Svetlana Mordvinova – a bridge between two histories of Kazakhstan
Oskemen (Kazakhstan): In post World War II when the then Soviet Union was gearing up to become a balancing power in the world a young chemical scientist, Svetlana Mordvinova began an unusual career in Oskemen (Ust-Kamenogorsk) – now eastern city of Kazakhstan. In 1950, twenty something Svetlana moved here from Russia with her scientist husband and both were deployed in Ulba Metallurgical Plant – the hub of producing materials for nuclear bombs during the cold war.
The area was under the veil of secrecy and surveillance, explains Svetlana remembering those days. Pointing the portrait of Josef Stalin in the plant’s museum where she is employed now Svetlana told the author that she rarely moved out from the campus. At 74 she now lives on two sides of history.
The Ulba plant area which now houses the IAEA LEU Bank is still under the secrecy and high level of security. With Kazakhstan is making a strong pitch in multi-billion dollar civil nuclear industry Ulba plant again plays a crucial role as it produces nuclear fuel pellets and other key components for nuclear reactors and has signed agreements with many nations including India for nuclear fuel supply.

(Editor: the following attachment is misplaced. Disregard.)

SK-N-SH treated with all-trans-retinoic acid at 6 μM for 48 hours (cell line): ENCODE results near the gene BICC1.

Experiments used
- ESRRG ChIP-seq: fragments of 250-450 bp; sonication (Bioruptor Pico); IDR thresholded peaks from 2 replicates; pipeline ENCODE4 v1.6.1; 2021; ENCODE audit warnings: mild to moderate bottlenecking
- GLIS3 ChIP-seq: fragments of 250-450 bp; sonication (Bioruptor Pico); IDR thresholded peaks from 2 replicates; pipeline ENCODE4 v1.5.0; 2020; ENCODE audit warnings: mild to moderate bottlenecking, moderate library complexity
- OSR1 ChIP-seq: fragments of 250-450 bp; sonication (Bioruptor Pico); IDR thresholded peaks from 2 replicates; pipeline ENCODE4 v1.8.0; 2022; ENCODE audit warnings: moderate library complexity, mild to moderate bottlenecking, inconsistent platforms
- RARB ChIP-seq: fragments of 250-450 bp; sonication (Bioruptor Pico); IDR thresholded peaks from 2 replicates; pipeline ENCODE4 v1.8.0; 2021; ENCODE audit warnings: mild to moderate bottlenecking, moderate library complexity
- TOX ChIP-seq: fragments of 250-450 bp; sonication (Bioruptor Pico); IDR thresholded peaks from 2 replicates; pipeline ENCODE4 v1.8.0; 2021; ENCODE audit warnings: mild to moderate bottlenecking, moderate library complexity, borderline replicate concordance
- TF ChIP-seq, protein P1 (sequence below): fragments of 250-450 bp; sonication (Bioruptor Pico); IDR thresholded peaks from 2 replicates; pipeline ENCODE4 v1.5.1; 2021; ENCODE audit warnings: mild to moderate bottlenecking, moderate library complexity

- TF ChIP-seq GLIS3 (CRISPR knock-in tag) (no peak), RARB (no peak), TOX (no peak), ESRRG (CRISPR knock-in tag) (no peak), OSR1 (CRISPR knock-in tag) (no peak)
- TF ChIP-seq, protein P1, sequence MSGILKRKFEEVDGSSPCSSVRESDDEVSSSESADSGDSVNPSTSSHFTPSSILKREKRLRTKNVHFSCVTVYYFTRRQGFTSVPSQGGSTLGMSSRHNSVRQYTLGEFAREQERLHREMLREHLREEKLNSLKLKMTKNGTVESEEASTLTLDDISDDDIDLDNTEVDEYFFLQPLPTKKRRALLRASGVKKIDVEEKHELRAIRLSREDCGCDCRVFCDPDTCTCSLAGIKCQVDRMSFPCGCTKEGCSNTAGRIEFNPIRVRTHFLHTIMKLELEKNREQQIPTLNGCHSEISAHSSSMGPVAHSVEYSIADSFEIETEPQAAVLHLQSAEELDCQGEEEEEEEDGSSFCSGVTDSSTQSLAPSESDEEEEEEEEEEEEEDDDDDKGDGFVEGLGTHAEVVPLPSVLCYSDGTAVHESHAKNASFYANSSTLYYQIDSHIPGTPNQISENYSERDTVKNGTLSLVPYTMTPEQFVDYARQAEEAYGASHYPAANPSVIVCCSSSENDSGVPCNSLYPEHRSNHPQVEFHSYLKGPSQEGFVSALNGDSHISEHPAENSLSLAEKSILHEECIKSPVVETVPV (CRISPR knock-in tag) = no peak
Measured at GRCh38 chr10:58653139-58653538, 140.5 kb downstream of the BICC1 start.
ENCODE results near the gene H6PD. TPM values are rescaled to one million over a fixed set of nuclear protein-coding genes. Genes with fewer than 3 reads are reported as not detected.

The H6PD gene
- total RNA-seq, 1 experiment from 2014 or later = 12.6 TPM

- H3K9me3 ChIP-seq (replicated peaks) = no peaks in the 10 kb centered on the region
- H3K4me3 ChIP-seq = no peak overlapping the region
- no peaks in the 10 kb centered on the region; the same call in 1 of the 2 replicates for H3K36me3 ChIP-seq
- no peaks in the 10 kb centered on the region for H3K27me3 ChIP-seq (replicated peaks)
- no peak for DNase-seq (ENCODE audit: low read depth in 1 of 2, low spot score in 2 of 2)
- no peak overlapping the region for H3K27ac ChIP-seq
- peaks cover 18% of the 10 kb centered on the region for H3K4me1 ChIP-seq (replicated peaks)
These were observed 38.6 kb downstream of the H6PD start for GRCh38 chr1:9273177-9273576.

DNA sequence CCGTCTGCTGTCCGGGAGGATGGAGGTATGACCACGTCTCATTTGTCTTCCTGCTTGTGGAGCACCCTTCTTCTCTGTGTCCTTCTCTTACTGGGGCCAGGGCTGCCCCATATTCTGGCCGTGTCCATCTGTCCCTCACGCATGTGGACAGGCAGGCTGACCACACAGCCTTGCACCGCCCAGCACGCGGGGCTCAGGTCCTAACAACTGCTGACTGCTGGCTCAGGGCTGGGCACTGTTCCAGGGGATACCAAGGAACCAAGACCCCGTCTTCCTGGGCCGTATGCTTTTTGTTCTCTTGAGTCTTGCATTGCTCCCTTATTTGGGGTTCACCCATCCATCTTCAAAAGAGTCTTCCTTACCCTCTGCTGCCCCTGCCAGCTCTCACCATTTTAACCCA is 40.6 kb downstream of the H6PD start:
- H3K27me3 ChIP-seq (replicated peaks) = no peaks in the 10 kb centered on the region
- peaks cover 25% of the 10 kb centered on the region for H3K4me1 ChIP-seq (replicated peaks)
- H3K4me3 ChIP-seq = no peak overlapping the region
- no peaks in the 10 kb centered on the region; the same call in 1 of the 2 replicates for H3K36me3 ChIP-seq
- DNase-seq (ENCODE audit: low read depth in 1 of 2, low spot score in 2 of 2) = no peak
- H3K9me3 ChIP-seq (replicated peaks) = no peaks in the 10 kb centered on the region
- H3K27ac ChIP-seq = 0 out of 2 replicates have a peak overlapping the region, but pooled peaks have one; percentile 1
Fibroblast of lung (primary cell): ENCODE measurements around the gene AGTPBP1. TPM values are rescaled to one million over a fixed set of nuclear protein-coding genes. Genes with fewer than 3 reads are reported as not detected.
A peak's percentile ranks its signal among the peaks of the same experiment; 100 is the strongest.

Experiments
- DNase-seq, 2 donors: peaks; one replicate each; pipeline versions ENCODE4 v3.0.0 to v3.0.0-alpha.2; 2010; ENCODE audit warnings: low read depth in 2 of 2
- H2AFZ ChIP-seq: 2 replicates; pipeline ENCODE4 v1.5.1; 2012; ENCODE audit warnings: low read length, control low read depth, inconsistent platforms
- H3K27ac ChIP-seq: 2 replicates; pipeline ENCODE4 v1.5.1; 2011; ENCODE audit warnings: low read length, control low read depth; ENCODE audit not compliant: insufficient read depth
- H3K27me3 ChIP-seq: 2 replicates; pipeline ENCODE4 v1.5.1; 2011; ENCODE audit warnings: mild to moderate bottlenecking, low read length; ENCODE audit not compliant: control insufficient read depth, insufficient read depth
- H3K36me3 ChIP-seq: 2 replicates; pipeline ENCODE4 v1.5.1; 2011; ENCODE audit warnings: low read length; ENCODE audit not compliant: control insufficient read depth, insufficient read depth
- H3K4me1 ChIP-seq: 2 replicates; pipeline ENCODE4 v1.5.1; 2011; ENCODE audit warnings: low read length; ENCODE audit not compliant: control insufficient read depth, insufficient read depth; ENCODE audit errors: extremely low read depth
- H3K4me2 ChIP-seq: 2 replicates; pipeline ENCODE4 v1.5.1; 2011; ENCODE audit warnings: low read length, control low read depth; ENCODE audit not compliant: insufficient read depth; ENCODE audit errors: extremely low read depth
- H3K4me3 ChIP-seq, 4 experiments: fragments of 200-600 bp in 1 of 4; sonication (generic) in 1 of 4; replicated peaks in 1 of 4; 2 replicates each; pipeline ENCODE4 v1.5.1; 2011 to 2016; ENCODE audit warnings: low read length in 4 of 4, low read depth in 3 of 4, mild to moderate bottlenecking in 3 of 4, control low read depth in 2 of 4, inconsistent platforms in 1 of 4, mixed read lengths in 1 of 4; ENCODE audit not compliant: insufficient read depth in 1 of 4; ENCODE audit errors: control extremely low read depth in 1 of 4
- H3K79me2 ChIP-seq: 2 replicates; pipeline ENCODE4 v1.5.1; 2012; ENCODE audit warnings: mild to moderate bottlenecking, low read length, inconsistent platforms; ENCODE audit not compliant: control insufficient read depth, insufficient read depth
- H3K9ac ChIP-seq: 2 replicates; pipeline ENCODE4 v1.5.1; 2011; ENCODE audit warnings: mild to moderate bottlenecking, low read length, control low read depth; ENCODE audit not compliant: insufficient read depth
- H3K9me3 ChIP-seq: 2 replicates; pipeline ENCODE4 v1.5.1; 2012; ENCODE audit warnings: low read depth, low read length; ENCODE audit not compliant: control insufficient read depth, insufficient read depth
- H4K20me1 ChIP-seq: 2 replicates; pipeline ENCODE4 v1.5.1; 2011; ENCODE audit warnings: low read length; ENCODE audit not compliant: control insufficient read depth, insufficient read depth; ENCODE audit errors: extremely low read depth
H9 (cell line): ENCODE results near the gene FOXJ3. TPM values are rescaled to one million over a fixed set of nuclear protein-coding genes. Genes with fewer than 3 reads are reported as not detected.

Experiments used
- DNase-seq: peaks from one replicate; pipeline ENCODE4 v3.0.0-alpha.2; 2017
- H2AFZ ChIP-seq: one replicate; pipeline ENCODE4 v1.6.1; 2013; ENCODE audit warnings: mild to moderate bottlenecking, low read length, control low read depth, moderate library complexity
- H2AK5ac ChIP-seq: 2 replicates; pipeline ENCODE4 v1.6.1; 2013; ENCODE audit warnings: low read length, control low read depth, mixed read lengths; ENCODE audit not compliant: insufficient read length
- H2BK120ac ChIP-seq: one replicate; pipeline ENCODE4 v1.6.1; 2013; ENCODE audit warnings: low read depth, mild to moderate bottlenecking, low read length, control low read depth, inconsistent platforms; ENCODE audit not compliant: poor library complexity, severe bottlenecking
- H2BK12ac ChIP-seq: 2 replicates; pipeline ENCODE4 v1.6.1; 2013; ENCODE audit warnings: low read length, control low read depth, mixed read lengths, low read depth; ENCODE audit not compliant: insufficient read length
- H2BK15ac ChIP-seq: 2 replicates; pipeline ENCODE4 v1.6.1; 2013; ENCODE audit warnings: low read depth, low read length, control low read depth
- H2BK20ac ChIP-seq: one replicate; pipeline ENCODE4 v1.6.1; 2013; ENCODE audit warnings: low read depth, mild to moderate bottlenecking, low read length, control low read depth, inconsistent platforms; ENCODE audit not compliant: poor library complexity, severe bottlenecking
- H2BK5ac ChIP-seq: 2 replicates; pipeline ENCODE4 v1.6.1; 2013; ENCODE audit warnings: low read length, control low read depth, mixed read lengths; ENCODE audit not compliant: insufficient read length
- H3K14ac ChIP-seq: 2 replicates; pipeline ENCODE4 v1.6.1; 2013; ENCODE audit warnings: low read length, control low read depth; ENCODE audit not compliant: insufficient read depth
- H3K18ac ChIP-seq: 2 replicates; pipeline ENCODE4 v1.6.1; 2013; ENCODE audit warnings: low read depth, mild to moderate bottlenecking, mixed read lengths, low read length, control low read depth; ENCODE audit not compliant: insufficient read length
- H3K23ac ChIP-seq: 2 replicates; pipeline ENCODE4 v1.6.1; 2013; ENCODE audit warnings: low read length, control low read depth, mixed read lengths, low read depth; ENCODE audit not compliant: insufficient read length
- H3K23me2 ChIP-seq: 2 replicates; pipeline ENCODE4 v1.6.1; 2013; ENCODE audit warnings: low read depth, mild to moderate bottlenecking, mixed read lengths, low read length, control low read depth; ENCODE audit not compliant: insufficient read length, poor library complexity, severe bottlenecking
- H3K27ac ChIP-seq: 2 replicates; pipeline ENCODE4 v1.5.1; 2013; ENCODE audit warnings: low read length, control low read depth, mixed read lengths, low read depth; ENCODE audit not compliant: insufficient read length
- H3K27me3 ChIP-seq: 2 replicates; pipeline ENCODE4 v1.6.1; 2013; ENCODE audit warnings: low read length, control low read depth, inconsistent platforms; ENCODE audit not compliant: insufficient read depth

Kazakhstan has one fifth of world’s uranium reserves and expanding mining rapidly. Today it is the leading uranium producer with 39% of the world production. With the facilities like Ulba Metallurgical Plant Kazakhstan sells enriched fuel pellets rather than raw uranium.
Now a subsidiary of Kazatomprom – the national atomic company of Kazakhstan, Ulba also produces rare metals and alloys like Beryllium and Tantalum. Besides being used in making various parts of nuclear reactor Tantalum is also used for orthopedic purposes as the metal is not rejected by human body.
In last few years Kazakhstan under Nursultan Nazarbayev moved swiftly in nuclear power world market and through state owned Kazatomprom, formed strategic partnership with Russia, Japan and China, acquiring sizable shares in Westinghouse – leading international reactor supplier. It also signed a joint venture with French nuclear company Areva for uranium mining, enrichment and fuel marketing. In April 2017 Kazatomprom formed a Swiss-based trading subsidiary TH Kazatom. Kazatomprom claims that new venture not only will bring greater liquidity to the uranium market it will also buy and sell on the spot market.
Kazakhstan is the only country in the world who has voluntarily given up nuclear weapons option. With this it has acquired another distinction of becoming the biggest uranium supplier and signed commercial deals with almost every big nuclear player of the world – peace fosters better business.
Feature Image Credit: Astana Times
*Senior Journalist and Expert Energy Affairs